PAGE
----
Generic Name: Lamotrigine Tablets (la MOE tri jeen)
Brand Name: Lamictal, Subvenite
Medically reviewed by Drugs.com. Last updated on Jun 22, 2020.
- A very bad skin reaction (Stevens-Johnson syndrome/toxic epidermal necrolysis) may happen. It can cause very bad health problems that may not go away, and sometimes death. Get medical help right away if you have signs like red, swollen, blistered, or peeling skin (with or without fever); red or irritated eyes; or sores in your mouth, throat, nose, or eyes.
- The chance of a skin reaction is raised in children between 2 and 17 years old. It may also be raised if you take valproic acid or divalproex sodium with this medicine (lamotrigine tablets), if you start taking this medicine (lamotrigine tablets) at too high of a dose, or if your dose is raised too fast. Skin reactions have also happened without any of these. Talk with your doctor.
- Most cases of skin reactions have happened within 2 to 8 weeks of starting this medicine (lamotrigine tablets), but some show up after longer treatment like 6 months. Talk with the doctor.
Uses of Lamotrigine Tablets:
- It is used to help control certain kinds of seizures.
- It is used to treat bipolar problems.
- It may be given to you for other reasons. Talk with the doctor.
What do I need to tell my doctor BEFORE I take Lamotrigine Tablets?
- If you have an allergy to lamotrigine or any other part of this medicine (lamotrigine tablets).
- If you are allergic to this medicine (lamotrigine tablets); any part of this medicine (lamotrigine tablets); or any other drugs, foods, or substances. Tell your doctor about the allergy and what signs you had.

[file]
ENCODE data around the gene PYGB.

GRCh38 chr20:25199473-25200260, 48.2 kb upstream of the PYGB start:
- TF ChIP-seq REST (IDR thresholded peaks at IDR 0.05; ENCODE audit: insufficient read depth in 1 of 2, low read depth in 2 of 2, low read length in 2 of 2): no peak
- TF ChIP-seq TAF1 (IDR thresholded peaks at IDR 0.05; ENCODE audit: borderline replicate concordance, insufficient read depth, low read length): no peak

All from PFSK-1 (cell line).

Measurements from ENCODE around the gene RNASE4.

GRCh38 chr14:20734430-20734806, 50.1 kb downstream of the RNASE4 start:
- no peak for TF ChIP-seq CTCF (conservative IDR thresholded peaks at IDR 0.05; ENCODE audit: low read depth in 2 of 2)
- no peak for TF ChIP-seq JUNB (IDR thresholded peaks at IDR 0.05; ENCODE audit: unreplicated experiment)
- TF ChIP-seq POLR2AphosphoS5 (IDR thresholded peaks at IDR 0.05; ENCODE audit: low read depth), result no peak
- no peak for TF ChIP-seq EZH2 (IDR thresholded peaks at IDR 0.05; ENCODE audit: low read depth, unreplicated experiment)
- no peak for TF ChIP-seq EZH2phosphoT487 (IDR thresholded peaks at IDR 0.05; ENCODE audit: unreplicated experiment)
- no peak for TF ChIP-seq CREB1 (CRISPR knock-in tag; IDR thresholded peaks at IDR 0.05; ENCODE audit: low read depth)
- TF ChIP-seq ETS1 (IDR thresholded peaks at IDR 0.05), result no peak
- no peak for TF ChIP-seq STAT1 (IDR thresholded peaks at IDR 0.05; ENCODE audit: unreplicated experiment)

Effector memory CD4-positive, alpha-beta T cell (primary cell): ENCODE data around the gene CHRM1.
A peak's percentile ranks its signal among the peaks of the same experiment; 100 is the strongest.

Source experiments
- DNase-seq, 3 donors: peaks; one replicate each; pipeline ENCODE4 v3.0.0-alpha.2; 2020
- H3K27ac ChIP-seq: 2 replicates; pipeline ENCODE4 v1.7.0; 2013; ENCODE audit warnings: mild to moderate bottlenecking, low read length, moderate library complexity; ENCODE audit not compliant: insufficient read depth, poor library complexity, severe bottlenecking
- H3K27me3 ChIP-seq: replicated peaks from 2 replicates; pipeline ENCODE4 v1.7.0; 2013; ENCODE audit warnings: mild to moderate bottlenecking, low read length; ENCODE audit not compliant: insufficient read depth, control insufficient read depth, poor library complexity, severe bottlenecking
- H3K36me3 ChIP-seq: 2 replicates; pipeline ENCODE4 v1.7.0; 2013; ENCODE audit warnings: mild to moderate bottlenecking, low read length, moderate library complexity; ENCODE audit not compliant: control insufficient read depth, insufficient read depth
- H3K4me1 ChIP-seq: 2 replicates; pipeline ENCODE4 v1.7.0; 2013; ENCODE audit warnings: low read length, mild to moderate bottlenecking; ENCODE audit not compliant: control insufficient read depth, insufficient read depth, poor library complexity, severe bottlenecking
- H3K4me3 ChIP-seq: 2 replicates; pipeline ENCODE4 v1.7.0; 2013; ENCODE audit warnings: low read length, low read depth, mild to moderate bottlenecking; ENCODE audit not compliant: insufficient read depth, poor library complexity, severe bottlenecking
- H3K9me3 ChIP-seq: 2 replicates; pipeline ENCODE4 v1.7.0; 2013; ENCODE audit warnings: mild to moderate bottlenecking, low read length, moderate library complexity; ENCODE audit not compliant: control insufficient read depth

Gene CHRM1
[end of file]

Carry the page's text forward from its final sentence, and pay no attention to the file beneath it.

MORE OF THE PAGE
- If you are taking dofetilide.
This is not a list of all drugs or health problems that interact with this medicine (lamotrigine tablets).
Tell your doctor and pharmacist about all of your drugs (prescription or OTC, natural products, vitamins) and health problems. You must check to make sure that it is safe for you to take this medicine (lamotrigine tablets) with all of your drugs and health problems. Do not start, stop, or change the dose of any drug without checking with your doctor.
What are some things I need to know or do while I take Lamotrigine Tablets?
- Tell all of your health care providers that you take this medicine (lamotrigine tablets). This includes your doctors, nurses, pharmacists, and dentists.
- Avoid driving and doing other tasks or actions that call for you to be alert until you see how this medicine (lamotrigine tablets) affects you.
- It may take several weeks to see the full effects.